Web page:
|Image Credit: Marcos Molina via Flickr|
This will be the first time I've attempted a work for a younger audience that doesn't involve a) magic, b) sci-fi, or c) swords. I've had the idea for this story for several years, but I just didn't know how to approach it without boring myself. So, after doing some reading and fiddling around with voice, I think I have a better understanding of the characters (particularly Han's) to where I think I can tell her story authentically (despite it still being fiction).
Anyway, to show you what I mean, I'm posting the first and second (not finalized) chapters here.
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THE PIT by Christina Daley
Movement 1 - The Horrible Homecoming
My brother Thanh was notorious for not listening to me. Like the time he disassembled my tricycle to every factory part (pink handlebar tassels not withholding) and earned a proper beating from Dad. Or when he tried to "modify" our beloved Joyota's engine for more horsepower based on instructions procured from YouTube, which made me late for an important violin recital. And especially when I used the specific words "don't die" before his third tour of duty to Afghanistan, from which he had the balls to return in a flag-draped oblong box.
Said box is currently making its way down from the plane's baggage hatch, while my father and I wait silently under a terminal at DFW Airport. Dad's normally not a chatty person anyway, but his nonchattiness tonight was of a graver variety (no pun intended).
I'm a hobbit standing next to him. My dad's unusually tall and solidly built for a man of Vietnamese origin, most likely due to ancient Mongol genes that also passed on to Thanh. (Sadly, I had inherited our maternal unit's petite frame and large teeth that vie for supremacy in a mouth of limited capacity, but that's for another time.) I'd given up long ago trying to guess my dad's thoughts, but if they're anything on par with mine tonight, I'd hazard "this is bullshit" numbers among them.
Up in the terminal, some passengers from the same flight line against the glass to witness Thanh's final homecoming. Few of them probably knew that a deceased soldier was riding along with their checked luggage. What would the flight attendants have said? "Ladies and gentlemen, thank you for choosing Moneysuck Airlines. We would like to extend a warm welcome to all our elite fliers and the dead guy in the cargo bay. Economy doesn't sound so bad to the rest of you peasants now, huh?"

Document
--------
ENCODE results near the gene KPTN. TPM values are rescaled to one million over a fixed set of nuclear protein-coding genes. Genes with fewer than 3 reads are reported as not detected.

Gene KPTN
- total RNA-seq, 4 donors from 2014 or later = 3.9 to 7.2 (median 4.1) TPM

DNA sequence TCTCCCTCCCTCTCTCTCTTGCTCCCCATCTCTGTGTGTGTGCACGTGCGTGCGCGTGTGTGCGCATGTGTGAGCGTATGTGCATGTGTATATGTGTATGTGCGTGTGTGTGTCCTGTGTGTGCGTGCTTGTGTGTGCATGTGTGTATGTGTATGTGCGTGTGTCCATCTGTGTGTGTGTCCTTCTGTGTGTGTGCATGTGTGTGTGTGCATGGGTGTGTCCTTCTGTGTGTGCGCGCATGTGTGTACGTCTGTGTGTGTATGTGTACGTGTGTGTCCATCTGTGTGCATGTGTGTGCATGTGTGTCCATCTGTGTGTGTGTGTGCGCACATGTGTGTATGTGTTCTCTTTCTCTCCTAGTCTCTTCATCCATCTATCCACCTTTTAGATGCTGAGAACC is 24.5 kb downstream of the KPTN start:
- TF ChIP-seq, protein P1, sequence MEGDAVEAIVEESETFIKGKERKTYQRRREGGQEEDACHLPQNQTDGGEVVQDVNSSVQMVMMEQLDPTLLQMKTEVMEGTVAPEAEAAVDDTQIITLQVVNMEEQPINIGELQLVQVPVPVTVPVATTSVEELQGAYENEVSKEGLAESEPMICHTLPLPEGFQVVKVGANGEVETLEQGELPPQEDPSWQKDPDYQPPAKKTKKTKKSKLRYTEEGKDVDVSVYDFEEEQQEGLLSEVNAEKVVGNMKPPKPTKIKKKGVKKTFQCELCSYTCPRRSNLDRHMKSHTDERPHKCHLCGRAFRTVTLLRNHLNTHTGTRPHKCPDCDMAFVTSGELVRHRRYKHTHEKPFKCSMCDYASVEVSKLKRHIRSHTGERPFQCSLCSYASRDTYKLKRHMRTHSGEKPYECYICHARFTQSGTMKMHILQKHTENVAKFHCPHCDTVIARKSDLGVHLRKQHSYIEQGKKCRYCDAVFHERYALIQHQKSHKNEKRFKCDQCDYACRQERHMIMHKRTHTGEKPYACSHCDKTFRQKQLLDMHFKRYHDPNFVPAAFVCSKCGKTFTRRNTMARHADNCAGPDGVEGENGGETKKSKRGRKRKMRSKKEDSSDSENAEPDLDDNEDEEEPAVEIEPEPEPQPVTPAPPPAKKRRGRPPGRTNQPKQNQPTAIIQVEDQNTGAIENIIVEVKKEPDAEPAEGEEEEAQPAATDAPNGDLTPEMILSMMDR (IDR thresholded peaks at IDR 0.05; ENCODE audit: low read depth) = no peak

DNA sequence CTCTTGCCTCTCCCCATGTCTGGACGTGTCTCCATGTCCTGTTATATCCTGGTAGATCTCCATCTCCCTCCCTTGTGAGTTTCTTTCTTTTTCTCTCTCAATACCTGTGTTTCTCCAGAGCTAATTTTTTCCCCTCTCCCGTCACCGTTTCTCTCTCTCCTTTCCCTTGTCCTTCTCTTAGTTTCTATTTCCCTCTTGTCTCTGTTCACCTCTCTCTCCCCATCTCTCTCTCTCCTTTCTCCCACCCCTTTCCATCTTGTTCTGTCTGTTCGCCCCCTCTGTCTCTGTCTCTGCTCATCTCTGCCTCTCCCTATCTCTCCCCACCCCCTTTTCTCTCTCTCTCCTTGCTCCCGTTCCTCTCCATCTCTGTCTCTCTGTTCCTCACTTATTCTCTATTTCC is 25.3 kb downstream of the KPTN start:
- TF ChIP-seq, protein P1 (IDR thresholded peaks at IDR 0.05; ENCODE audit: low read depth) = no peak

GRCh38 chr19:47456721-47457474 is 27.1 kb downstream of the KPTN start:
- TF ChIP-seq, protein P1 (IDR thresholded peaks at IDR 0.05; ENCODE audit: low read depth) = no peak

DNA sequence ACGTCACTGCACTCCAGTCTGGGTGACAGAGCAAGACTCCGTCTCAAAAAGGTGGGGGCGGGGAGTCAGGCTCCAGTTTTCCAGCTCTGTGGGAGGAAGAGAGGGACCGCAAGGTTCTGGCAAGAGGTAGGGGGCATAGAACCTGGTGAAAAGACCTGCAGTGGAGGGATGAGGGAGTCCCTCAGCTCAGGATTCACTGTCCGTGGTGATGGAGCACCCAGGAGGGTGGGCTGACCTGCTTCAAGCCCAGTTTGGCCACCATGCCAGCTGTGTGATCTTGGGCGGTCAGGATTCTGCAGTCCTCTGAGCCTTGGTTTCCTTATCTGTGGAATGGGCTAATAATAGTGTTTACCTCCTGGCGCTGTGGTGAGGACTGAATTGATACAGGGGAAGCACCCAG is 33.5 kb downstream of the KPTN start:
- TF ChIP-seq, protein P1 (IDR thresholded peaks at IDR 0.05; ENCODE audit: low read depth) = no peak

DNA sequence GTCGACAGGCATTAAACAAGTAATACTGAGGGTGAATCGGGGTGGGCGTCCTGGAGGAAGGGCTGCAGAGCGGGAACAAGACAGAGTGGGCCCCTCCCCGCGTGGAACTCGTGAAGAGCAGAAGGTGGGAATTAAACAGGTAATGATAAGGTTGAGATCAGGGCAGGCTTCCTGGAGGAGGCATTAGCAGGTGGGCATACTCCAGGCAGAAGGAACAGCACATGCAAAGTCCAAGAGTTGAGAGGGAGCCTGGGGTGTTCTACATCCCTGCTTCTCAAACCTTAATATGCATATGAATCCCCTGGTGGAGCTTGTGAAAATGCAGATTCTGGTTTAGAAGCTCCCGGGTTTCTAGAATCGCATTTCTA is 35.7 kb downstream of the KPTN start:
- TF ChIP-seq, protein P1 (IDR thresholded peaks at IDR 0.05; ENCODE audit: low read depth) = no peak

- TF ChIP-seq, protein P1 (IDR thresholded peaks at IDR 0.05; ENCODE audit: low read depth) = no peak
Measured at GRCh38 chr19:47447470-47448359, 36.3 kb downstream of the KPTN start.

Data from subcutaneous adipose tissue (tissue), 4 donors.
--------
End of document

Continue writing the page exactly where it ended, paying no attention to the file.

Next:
A group of non-dead (but non-zombie) soldiers are on hand to collect Thanh and his patriotically embellished box. After placing it on a clever coffin-carrying contraption, they ceremoniously accompany it to where Dad and I stand. One steps forward and salutes. He'd said his name when we had arrived, but I've already forgotten it and my sucky Asian eyes are poor at reading things like tiny name tags in the dark.
He relays the details of keeping Thanh's box for us at their base before transporting it to the cemetery and blah blah blah. It's nearly midnight, after all, and oh yeah, my big brother's just arrived home in a box because he didn't listen to my very specific instructions. Funeral arrangements are not a high priority to my grieving, sleep-deprived sixteen-year-old cerebral cortex.
"Can we see him?" I blurt out to no one in particular.
Sergeant Whatshisname stops his logistical ramble and regards me. He keeps a straight face, though I can tell my question makes him a little uncomfortable. "I would not recommend that," he says. "Corporal Vo's remains are not suitable for viewing."
Not suitable for viewing. I guess that's the gentle way of saying, "Physics, with the help of an IED, tore your brother and two other guys from his unit to bits. I think we got their pieces sorted into the correct oblong boxes, but you know, mistakes can happen. Better that you don't look and see an extra kneecap while another family looks in theirs and finds one missing."
So, Thanh, not only did you decide to come home in a box, but you also made it impossible for me and Dad to say goodbye to your face. I hope you're satisfied.
Movement 2 – The Awful Reunion
We don't have a funeral for Thanh, because Dad can't afford one. No viewing (he's not suitable anyway), no printed programs, no speeches, and no cookies and punch. Just Hearst, pallbearers, and ground while we watch. A few people turned up. Some of Thanh's friends, both in and out of the army, as well as a few family members who could make it on such short notice. My friends from school are also here. All two of them. Moral support for myself, yes, but they also knew Thanh. He'd been our designated chauffer on many occasions, back before any of us could drive.
Arabella, a black girl with natural hair wrapped in a colorful headband, gives me a warm, squishy hug. "Han, I'm so sorry."
She pronounces my name correctly—"hon" with a clipped "n" at the end. It's one of the many reasons why I'm friends with Arabella, in addition to her squishy hugs.
The other of my two friends is a bear of a boy with black hair and copper skin. Politics call him American Indian. Assholes call him Chief. We call him Craig.